Far too many conservatives and progressives have adopted the narrative of large, uber capitalist corporations that opposed big government and regulation, when quite often the truth is more complex. A careful look at history and current events shows that many larger corporations are avid supporters of the interventionist state, because they seek to use subsidies and even regulations as means of limiting competition and maintaining their market monopolies. And not surprisingly, as the state has increased its influence in the workings of big business, big business has increased its influence in the state.
July 21, 2006
Big Business and Big Government
by Timothy P. Carney
Big business has too much power in Washington, according to 90 percent of Americans in a December 2005 poll.
Every week, headlines reveal some scandal involving politicians, lobbyists, corporate cash, and allegations of bribes. CEOs get face time with senators, cabinet secretaries, and presidents. Lawmakers and bureaucrats take laps through the revolving door between government and corporate lobbying. Whatever goes on behind closed doors between the CEOs and the senators can't be good or the doors would not be closed.
Just what is big business doing with all this influence? There are many assumptions about big business's agenda in Washington. In 2003 one author asserted, "When corporations lobby governments, their usual goal is to avoid regulation."
That statement reflects the conventional wisdom that government action protects ordinary people by restraining big business, which, in turn, wants to be left alone. Historian Arthur Schlesinger articulated a similar point: "Liberalism in America [the progression of the welfare state and government intervention in the economy] has been ordinarily the movement on the part of the other sections of society to restrain the power of the business community." The facts point in an entirely different direction:
Enron was a tireless advocate of strict global energy regulations supported by environmentalists. Enron also used its influence in Washington to keep laissez-faire bureaucrats off the federal commissions that regulate the energy industry.
Philip Morris has aggressively supported heightened federal regulation of tobacco and tobacco advertising. Meanwhile, the state governments that sued Big Tobacco are now working to protect those same large cigarette companies from competition and lawsuits.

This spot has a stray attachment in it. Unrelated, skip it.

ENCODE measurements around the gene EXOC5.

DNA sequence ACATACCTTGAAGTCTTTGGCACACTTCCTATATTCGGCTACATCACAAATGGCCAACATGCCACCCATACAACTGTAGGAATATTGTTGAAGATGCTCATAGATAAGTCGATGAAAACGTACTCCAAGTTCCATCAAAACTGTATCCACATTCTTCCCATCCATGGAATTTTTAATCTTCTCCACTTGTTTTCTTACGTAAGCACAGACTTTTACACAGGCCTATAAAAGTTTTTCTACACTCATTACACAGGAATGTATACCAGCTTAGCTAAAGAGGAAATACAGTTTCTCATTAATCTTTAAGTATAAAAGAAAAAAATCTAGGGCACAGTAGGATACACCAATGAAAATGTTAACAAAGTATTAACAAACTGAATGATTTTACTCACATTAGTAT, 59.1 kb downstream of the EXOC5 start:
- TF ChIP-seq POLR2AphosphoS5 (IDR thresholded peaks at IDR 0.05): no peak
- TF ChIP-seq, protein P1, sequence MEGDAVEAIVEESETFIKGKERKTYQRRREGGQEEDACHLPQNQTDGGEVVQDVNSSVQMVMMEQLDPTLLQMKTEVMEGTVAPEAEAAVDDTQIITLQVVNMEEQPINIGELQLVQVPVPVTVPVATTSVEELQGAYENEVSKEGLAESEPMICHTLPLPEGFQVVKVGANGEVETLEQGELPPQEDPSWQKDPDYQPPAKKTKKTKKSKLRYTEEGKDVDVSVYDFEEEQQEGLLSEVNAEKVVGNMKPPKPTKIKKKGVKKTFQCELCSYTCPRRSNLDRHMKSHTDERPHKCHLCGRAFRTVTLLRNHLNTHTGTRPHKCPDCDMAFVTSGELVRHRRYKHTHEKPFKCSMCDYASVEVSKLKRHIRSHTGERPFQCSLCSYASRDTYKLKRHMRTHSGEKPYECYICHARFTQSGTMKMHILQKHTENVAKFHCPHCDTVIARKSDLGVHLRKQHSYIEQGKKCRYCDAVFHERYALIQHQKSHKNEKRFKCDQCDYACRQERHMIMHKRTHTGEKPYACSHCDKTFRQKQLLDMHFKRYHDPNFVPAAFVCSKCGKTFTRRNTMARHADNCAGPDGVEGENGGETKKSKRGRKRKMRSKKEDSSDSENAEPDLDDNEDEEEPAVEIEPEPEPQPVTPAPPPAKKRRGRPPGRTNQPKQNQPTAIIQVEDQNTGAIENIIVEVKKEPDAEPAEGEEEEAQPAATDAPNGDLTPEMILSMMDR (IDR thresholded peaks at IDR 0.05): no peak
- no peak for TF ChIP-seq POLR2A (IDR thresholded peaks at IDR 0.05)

A recent tax increase in Virginia passed because of the tireless support of the state's business leaders, and big business has a long history of supporting tax hikes.
General Motors provided critical support for new stricter clean air rules that boosted the company's bottom line.
The Big Myth
The myth is widespread and deeply rooted that big business and big government are rivals—that big business wants small government.
A 1935 Chicago Daily Tribune column argued that voting against Franklin D. Roosevelt was voting for big business. "Led by the President," the columnist wrote, "New Dealers have accepted the challenge, confident the people will repudiate organized business and give the Roosevelt program a new lease on life." However, three days earlier, the president of the Chamber of Commerce and a group of other business leaders met with FDR to support expanding the New Deal.
Almost 70 years later New York Times columnist Paul Krugman assailed the George W. Bush administration: "The new guys in town are knee-jerk conservatives; they view too much government as the root of all evil, believe that what's good for big business is always good for America and think that the answer to every problem is to cut taxes and allow more pollution." At the same time, "big business" just across the river in Virginia was ramping up its campaign for a tax increase, and Enron was lobbying Bush's closest advisers to support the Kyoto Protocol on climate change.